Gary Mortimer, Queensland University of Technology
While Australia’s supermarkets continue to battle on price, the South African owner of David Jones, Woolworths Holdings, has found a gap in the Australian grocery market and is preparing to exploit it.
Reports that the group has appointed Pieter de Wet to overhaul the David Jones food business signals once again the ever-changing face of the Australian food and grocery landscape. A re-energised David Jones food offer will provide positive outcomes for both shoppers and suppliers, while potentially becoming another headache for Coles and Woolworths.
A splintering market
Similar to the UK and Europe, the Australian grocery market is beginning to split into discounters at one end and mainstream supermarkets at the other. While the growth of discounter-style grocers continues to outperform supermarkets and convenience stores globally, the “top end” of the market appears ripe for exploitation.
Globalisation, innovation, multiculturalism, media, travel and the internet have shifted the power from the retailer to the consumer. Information-rich food shoppers are now more empowered to make decisions than ever before. Exotic food from around the world is available at local bistros across Australia suburbs. Reality television cooking shows and gourmet food markets tempt shoppers to seek out exclusive, unique fare.
The days of “meat and three veg” have long gone. Herein lays the opportunity for David Jones.
Value isn’t just about price
Media reports are claiming that rather than reporting to David Jones’ CEO Iain Nairn, de Wit will report directly through to Woolworths SA CEO Ian Moir – something that he has done since October 2014. This arrangement has accordingly added to the speculation that Woolworths SA is aiming to capture the high-end grocery segment by opening David Jones-branded food stores in a similar ilk to that of Marks & Spencer.
Such a strategy has proved successful in cushioning several international supermarkets from increased price discounting. Offering juice bars, free wine tasting, premium products and local food feature in UK supermarket Waitrose’s bid to continue to grow in a grocery market increasingly driven by discounters and price cuts.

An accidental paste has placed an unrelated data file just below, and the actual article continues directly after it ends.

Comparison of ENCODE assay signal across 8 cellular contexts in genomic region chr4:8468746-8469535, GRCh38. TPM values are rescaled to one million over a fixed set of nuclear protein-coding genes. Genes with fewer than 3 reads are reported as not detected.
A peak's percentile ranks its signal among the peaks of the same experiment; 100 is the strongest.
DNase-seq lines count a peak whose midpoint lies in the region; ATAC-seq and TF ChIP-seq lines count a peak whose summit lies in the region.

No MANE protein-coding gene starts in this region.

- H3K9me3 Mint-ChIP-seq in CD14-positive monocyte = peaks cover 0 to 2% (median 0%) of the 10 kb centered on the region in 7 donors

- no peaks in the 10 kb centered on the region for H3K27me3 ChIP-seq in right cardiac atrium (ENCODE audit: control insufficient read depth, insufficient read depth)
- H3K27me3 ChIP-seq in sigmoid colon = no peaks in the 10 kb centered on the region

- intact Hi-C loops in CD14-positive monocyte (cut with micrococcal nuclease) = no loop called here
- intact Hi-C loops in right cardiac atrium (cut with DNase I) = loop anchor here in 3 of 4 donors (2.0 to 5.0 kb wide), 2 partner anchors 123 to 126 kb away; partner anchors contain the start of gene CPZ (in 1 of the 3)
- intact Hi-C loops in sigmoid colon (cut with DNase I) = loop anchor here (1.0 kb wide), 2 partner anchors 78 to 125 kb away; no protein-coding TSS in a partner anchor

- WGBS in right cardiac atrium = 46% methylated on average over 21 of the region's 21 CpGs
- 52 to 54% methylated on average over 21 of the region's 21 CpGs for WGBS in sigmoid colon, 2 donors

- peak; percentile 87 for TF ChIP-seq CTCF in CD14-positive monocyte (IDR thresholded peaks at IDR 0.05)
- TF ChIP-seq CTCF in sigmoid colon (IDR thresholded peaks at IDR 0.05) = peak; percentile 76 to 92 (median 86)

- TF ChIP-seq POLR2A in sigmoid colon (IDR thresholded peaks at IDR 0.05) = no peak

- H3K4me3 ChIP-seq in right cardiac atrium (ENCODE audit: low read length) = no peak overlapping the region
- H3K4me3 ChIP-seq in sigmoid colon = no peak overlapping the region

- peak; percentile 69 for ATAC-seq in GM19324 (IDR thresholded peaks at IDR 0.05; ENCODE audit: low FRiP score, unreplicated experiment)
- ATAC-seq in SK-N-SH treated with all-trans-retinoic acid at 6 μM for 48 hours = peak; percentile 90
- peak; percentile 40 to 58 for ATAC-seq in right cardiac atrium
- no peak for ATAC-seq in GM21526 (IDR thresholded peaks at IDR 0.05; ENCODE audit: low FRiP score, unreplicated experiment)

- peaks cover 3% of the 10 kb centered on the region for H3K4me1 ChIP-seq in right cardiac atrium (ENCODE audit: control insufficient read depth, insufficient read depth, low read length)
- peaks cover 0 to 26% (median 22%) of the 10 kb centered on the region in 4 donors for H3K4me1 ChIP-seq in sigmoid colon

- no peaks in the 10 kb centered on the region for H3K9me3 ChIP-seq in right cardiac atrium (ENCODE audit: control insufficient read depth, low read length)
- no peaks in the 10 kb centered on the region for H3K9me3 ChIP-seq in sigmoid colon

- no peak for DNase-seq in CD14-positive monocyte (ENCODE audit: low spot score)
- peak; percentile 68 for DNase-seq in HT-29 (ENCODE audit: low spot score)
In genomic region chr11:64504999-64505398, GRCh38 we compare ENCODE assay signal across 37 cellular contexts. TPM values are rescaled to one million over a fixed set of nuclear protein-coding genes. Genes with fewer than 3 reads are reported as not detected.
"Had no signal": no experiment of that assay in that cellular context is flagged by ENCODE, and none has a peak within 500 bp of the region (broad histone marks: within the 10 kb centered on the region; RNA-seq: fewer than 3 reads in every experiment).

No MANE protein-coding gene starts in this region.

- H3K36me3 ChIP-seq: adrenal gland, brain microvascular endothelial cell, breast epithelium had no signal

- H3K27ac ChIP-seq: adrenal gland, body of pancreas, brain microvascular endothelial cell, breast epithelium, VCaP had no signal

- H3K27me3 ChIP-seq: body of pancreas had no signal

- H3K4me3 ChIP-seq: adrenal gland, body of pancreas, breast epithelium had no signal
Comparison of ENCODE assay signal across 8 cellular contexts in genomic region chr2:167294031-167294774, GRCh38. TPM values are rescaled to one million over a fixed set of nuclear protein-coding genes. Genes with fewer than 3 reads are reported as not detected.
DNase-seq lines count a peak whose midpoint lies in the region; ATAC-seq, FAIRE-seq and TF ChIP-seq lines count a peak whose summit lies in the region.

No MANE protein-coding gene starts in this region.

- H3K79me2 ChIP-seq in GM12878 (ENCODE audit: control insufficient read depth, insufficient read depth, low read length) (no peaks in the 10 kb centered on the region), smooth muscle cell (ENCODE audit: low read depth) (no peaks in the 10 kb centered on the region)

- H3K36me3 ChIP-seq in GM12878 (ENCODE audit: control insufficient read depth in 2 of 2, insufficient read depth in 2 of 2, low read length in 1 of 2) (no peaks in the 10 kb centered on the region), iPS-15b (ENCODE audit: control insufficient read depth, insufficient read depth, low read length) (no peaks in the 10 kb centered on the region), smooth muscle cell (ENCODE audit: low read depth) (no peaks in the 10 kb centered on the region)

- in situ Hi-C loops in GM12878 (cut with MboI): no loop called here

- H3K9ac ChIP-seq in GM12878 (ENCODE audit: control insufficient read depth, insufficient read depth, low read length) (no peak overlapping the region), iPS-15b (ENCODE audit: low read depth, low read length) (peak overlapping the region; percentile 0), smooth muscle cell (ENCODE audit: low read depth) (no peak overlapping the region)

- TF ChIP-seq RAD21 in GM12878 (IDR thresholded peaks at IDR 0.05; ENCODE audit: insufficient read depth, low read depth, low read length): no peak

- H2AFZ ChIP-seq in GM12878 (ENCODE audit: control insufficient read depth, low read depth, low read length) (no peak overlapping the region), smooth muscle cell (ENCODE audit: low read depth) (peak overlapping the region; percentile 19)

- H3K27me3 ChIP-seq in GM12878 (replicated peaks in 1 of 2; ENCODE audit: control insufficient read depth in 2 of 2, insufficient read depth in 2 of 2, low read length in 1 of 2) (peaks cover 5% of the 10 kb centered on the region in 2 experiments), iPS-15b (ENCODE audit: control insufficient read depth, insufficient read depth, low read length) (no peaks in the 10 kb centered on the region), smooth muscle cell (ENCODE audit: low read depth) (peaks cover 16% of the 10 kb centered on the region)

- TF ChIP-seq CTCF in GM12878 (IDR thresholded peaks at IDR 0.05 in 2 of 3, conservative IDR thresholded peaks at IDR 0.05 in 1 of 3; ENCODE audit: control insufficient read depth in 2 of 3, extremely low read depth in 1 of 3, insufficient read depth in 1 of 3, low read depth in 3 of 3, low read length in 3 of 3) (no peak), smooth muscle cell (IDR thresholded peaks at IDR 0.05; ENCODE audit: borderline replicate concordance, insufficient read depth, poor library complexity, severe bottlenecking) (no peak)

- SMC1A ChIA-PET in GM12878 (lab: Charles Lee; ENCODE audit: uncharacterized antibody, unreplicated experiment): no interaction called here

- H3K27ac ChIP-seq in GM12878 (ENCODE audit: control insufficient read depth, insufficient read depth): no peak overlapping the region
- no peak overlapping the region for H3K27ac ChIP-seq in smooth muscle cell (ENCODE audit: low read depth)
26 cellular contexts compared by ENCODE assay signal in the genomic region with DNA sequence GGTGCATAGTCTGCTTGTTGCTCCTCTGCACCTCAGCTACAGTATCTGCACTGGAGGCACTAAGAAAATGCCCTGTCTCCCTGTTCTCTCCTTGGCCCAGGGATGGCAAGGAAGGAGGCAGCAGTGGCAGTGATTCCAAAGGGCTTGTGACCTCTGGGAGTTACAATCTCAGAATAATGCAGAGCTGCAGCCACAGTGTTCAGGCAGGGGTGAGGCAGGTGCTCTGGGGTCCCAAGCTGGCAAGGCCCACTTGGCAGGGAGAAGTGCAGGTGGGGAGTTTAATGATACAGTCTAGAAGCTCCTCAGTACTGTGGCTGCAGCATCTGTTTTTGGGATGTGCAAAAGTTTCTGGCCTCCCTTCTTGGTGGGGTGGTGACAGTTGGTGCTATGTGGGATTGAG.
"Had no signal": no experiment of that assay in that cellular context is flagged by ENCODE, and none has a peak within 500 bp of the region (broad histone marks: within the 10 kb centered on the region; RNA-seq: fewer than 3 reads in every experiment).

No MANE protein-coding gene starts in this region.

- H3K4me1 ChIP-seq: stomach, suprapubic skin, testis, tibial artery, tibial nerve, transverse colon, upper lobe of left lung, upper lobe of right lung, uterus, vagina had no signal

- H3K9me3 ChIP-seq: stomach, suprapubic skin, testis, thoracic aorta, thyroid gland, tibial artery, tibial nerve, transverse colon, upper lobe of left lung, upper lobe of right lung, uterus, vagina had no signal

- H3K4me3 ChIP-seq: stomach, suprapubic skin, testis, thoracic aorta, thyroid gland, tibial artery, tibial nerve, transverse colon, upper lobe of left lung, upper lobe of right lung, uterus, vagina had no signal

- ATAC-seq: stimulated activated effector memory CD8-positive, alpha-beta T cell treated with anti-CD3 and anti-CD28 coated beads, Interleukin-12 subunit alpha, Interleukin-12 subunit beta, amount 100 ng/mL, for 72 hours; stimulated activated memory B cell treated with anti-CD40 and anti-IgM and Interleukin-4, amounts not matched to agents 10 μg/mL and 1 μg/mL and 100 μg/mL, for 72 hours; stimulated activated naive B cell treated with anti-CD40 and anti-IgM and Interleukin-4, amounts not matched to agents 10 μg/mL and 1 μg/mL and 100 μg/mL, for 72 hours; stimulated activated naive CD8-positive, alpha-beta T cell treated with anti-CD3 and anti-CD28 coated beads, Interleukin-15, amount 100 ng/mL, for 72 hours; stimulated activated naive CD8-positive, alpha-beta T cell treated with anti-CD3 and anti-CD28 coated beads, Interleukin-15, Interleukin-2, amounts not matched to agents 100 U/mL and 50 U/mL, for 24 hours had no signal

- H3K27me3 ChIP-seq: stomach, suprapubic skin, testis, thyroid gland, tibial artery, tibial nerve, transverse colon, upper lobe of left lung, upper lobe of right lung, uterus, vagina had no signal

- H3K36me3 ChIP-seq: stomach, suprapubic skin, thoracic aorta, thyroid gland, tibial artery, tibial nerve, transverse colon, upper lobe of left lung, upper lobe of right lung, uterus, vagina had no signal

Similarly, US supermarket Whole Foods has repositioned itself as the “healthiest grocery store” in America. This demonstrates a move away from a price-focused strategy. It appears that Woolworths SA is planning to initially refresh the current David Jones Food Hall offer, before potentially launching their own stand-alone sites similar to Woolworths’ Thomas Dux Grocer.
Woolworths SA was quick to hose down suggestions it was planning a move into food, citing the current increasingly competitive environment incumbents are operating within. Accordingly, entry into the sector without careful planning would be a risk for Woolworths SA given its current competitive nature.
The lack of an extensive supplier base is also problematic for food retailers entering international markets. Unlike general merchandise and apparel retailers, who mostly manufacture and produce overseas and import into a country, food retailers are highly dependent of domestic supply.
Notably, previous attempts to launch an upmarket grocer domestically have failed. Jones the Grocer’s Australian operations went bust in December 2014. Even in the UK, Marks & Spencer this week signalled the closure of nine of the food stores, suggesting the current location of stores were not a “good fit” for the business.
Clearly, targeting shoppers seeking premium, exclusive food products will represent a very small but profitable segment – if well executed. Careful selection of store locations and securing supplier support could drive long-term growth for Woolworths SA. Following a Marks & Spencer model, possibly co-located food stores within David Jones department stores, may be the safest way to enter the market.
Winners and losers
It is evident that Australia is becoming an attractive market for international retailers, with its growing middle class, low unemployment and relatively strong economy. Global players such as Aldi and Costco have already set up shop, while others like Lidl and Marks & Spencer are rumored to be circling.
As the food and grocery market continues to offer up new segments, new players will continue to enter, bringing with them greater choice for shoppers and stronger bargaining power for suppliers.
Gary Mortimer is Senior Lecturer, QUT Business School at Queensland University of Technology.
This article was originally published on The Conversation.